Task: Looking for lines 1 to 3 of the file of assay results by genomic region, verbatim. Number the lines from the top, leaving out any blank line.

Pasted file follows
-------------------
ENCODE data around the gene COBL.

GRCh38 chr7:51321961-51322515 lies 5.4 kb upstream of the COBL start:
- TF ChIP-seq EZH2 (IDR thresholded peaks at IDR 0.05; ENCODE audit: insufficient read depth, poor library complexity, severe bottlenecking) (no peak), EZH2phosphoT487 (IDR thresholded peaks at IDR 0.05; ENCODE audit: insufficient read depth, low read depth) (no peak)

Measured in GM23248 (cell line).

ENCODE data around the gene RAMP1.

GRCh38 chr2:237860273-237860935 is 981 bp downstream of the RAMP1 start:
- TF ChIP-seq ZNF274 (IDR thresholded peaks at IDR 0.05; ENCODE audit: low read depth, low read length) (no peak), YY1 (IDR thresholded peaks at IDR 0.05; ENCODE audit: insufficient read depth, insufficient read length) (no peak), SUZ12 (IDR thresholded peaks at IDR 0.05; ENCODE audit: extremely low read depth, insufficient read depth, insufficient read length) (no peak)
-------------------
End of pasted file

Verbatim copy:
ENCODE data around the gene COBL.

GRCh38 chr7:51321961-51322515 lies 5.4 kb upstream of the COBL start:
- TF ChIP-seq EZH2 (IDR thresholded peaks at IDR 0.05; ENCODE audit: insufficient read depth, poor library complexity, severe bottlenecking) (no peak), EZH2phosphoT487 (IDR thresholded peaks at IDR 0.05; ENCODE audit: insufficient read depth, low read depth) (no peak)